Victoria 2 Foreign Investment: How It Works & Is It Worth It?This post may contain affiliate links. If you buy something we may get a small commission at no extra cost to you. (Learn more).
In Victoria 2, Foreign Investment is a game mechanic available to Great Powers to control new markets and expand their Sphere of Influence through the power of money alone.
In other words, it allows you to establish a global empire without war (and the infamy that comes with it) by investing in other countries and developing their industry and infrastructure.
As long as you build your economy around it, then foreign investment will also be very profitable.
How The Numbers Work
You gain Foreign Investment by spending money, simple as that.
As long as you have the cash, you can keep spending: there is no per-country limit.
The game tracks how much each Great Power has spent, and the benefits you get in a nation are relative to your share in that nation. This means that you usually want to be the top investor in countries you care about.
Let’s take a close look at the effects of Foreign Investment:
- You gain exclusive access to the market of the nation receiving the investment. More precisely, a portion of each industrialized nation’s market is reserved to its sphere master (75% for most countries, 50% for secondary powers). The rest is divided among Great Powers based on their share of Foreign Investment.
- It makes it harder to sphere the nation for others. If you are the only investor, other Great Powers will receive a 50% penalty to their influence. Otherwise, the penalty will be applied proportionally, so having the largest share will make it almost impossible for another Great Power to sphere the country.
- You get a small amount of industrial power, contributing to your overall score. It’s less than you would get by building those factories in the homeland, but it can help you keep Great Power status.
Provided you are unopposed (and the AI generally shies away from confronting other Great Powers with massive Foreign Investment of its own) you can get a lot of perks almost for free.
The Drawbacks of Foreign Investment
Like all investments, Foreign Investment carries risks that range from minor drawbacks to strategic considerations
This is due to you not having control over factories and the AI not caring about what happens to them. And can you blame it? These shiny new toys were not built on its nation’s dime.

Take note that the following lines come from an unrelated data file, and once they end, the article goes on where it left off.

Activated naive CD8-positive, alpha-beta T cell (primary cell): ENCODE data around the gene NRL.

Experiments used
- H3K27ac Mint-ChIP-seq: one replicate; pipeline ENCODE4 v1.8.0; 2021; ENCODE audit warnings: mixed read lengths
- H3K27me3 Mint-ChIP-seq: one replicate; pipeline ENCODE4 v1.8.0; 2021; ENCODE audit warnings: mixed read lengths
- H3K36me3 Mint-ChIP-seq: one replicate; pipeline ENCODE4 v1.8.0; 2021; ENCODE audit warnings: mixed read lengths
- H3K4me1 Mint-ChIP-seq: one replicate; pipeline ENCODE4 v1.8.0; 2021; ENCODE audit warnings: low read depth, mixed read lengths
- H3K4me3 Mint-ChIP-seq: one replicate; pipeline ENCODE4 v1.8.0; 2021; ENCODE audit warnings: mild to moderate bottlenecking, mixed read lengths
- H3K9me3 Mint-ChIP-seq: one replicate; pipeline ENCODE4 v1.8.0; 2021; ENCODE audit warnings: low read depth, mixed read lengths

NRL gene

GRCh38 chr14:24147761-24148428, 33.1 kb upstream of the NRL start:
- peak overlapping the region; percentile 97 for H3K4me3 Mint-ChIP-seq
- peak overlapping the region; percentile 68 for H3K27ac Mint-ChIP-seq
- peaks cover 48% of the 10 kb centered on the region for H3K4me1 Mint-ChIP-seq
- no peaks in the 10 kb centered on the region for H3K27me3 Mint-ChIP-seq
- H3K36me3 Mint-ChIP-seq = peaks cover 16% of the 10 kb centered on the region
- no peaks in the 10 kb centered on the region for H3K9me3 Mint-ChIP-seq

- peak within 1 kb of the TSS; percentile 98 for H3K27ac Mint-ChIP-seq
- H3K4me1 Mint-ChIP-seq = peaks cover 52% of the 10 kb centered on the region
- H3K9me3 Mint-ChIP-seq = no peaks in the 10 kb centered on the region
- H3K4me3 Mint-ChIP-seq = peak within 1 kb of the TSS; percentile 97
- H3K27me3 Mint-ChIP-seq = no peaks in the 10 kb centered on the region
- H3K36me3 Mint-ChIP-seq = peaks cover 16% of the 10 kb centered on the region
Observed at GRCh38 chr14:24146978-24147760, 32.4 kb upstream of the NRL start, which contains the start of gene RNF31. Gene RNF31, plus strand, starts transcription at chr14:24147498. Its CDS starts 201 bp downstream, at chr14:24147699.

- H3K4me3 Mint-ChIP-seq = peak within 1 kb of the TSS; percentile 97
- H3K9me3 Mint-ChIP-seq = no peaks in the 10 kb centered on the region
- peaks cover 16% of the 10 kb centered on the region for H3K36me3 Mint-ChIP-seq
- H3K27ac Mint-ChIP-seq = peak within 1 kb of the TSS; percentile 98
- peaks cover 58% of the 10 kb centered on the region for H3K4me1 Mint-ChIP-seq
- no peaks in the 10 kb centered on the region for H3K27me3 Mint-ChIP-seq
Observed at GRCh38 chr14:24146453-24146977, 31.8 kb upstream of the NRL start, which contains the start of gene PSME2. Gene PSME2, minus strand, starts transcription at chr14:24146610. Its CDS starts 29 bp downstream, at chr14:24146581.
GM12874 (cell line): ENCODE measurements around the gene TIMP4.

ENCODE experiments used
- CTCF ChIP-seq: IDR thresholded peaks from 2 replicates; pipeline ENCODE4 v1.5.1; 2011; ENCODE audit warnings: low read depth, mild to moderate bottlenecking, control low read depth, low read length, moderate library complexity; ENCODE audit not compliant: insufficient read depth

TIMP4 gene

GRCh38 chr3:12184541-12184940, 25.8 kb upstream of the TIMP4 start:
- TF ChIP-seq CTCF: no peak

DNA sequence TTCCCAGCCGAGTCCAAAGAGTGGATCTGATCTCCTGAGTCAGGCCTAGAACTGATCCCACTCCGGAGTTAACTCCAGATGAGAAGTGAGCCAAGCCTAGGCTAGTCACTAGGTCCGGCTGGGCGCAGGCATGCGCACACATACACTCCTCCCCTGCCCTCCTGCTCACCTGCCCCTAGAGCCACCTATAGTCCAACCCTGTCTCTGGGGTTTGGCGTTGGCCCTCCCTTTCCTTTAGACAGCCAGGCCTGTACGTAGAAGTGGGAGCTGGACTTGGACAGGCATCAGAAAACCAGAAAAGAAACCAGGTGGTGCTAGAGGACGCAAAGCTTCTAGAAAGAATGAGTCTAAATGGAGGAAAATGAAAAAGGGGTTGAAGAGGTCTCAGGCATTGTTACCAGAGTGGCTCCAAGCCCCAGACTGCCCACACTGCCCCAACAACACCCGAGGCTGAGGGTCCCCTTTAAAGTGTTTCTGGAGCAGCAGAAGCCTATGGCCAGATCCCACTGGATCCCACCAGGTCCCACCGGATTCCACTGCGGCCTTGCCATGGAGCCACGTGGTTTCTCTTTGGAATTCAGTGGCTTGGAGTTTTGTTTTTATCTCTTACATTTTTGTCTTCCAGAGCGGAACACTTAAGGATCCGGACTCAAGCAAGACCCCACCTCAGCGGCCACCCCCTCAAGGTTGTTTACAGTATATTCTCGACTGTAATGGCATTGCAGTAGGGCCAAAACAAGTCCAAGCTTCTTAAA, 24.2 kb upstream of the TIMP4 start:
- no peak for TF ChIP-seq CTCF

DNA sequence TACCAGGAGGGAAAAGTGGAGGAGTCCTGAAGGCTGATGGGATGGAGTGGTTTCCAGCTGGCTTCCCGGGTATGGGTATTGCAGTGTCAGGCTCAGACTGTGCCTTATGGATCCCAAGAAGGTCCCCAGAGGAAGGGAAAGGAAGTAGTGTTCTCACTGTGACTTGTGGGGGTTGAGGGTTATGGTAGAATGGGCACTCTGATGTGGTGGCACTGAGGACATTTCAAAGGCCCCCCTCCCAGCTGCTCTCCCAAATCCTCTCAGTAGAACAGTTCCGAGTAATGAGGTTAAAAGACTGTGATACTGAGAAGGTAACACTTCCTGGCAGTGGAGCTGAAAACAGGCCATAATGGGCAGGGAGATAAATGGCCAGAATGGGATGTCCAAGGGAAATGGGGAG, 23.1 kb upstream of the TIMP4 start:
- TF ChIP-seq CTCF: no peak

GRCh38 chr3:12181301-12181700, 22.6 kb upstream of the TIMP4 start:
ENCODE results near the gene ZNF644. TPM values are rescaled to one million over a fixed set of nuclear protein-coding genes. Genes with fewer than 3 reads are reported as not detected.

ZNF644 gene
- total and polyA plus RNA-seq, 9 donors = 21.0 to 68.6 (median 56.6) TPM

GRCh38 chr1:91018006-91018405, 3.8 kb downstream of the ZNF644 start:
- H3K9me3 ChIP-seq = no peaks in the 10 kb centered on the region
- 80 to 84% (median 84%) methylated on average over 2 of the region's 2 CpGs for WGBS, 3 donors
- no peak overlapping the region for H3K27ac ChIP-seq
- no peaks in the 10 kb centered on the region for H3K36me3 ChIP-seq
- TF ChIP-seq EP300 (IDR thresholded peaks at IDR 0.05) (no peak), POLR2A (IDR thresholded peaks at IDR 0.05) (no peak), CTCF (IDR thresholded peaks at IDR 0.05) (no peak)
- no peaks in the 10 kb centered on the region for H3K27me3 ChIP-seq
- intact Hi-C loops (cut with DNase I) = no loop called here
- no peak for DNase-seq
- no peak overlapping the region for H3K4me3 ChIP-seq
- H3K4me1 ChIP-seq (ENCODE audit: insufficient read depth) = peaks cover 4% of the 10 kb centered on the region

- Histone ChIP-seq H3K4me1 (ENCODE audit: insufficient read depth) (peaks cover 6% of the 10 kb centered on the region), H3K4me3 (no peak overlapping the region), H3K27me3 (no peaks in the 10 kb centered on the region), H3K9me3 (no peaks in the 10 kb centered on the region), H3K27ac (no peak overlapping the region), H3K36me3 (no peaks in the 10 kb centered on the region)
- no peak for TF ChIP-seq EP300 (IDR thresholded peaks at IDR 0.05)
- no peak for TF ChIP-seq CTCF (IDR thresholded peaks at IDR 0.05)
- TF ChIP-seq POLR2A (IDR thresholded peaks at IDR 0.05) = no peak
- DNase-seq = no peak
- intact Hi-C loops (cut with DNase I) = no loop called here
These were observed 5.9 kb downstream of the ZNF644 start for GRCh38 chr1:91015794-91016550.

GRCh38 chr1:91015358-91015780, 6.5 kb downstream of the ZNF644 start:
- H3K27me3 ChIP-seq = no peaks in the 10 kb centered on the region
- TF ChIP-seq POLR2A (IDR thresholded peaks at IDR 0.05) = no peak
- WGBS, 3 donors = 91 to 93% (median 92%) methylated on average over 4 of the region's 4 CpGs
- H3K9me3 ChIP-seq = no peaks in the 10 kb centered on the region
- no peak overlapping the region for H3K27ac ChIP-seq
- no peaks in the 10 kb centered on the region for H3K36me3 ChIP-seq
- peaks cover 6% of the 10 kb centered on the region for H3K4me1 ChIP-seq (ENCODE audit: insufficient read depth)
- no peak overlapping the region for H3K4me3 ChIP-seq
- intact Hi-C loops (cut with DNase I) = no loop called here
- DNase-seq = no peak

Here’s a list of what could go wrong:
- Factories shutting down and being destroyed, for whatever reason, will result in the precious money you spent on them vanishing into thin air. It is random, and something will inevitably be lost.
- Secondary Powers seizing the means of production can remove all foreign investment by decision. Even worse, Great Powers do this automatically: investing in powerful nations carries a greater risk.
- Soft power is no replacement for hard power: should Prussia or France come knocking with hundreds of thousands of men, good standing with small nations won’t help, and losing Great Power status means losing all your Foreign Investment.
- Finally, the least obvious and most insidious drawback is the opportunity cost: every single red cent spent in far-flung satellite states could have been invested back home in railroads, naval bases, and factories for more industrial power and less risk.
Foreign Investment: Strategy Tips
Having covered the fundamentals, it’s clear that Foreign Investment is not always the best tool to choose.
But it is one to keep in mind.
Let’s see when it is definitely worth using:
- If you plan to form a cultural union, such as Italy or Germany, you will eventually own several states of your culture. Hence, the industries you build to get local powers in your sphere of influence will become yours and bring their full benefits.
- If you already sphered a small nation, the other Great Powers won’t usually go after it. With a token investment, you can get full, exclusive access to the last 25% of its market.
In all other cases, if you have a large pile of cash just sitting there, it means you are either over-taxing your citizens or under-spending in fields such as education, administration, and the military.
As satisfying as a million pounds looks in the budget menu, money not spent is money not generating revenue.
For the next list below, Foreign Investment should not be your only option, but it can help:
- Strengthen your home industry by providing manufactured goods your factories need. You will gain clout with that nation and expand your production without spreading your workforce too thin. Generally, these are glass and cloth factories
- Keep your Great Power status. Foreign factories add up and increase your score. Especially when going tall, Foreign Investments is much more sustainable than increasing prestige only, but always be wary of military powers and protect yourself through alliances.
- Create a healthy economy. Rich countries breed rich POPs, and rich POPs in your sphere of influence can buy more goods from your factories.
And with these tips, you now know when Foreign Investment is a great idea and when you should at least consider it to increase your soft power.